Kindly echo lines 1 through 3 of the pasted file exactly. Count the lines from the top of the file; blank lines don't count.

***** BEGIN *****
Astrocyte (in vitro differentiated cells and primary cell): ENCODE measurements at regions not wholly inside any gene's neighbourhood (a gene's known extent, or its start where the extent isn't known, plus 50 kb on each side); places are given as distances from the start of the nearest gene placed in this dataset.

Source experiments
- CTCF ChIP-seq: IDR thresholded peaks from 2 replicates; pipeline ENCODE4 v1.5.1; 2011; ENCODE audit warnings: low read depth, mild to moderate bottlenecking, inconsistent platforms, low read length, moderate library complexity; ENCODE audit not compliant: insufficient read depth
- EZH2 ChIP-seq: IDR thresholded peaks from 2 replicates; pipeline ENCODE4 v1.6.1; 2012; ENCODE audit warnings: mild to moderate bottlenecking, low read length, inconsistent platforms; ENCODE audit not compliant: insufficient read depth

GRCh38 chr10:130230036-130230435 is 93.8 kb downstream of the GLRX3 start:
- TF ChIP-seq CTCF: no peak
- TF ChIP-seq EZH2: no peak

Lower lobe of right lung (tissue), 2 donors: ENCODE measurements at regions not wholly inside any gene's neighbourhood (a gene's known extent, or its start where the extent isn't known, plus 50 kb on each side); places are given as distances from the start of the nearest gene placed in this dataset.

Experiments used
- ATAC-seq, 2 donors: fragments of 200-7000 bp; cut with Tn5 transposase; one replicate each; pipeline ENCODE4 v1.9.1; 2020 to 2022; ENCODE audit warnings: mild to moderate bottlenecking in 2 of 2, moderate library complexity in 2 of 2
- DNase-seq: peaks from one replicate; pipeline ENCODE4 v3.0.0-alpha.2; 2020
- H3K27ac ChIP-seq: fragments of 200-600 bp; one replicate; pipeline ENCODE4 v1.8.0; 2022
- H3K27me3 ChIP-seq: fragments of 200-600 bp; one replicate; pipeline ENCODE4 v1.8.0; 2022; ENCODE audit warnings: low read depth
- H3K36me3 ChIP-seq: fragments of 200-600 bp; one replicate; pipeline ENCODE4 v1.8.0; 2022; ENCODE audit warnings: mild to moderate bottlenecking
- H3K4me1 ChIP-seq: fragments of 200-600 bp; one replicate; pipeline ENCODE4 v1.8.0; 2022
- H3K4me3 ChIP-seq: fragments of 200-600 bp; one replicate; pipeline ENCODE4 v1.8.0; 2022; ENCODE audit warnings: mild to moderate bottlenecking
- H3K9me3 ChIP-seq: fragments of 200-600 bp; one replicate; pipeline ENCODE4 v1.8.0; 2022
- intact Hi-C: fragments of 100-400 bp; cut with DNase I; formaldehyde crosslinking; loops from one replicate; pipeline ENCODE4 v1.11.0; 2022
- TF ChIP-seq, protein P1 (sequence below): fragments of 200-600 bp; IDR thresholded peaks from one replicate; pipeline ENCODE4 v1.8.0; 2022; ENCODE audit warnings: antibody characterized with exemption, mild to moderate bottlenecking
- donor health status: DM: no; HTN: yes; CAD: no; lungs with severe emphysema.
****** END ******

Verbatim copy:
Astrocyte (in vitro differentiated cells and primary cell): ENCODE measurements at regions not wholly inside any gene's neighbourhood (a gene's known extent, or its start where the extent isn't known, plus 50 kb on each side); places are given as distances from the start of the nearest gene placed in this dataset.

Source experiments
- CTCF ChIP-seq: IDR thresholded peaks from 2 replicates; pipeline ENCODE4 v1.5.1; 2011; ENCODE audit warnings: low read depth, mild to moderate bottlenecking, inconsistent platforms, low read length, moderate library complexity; ENCODE audit not compliant: insufficient read depth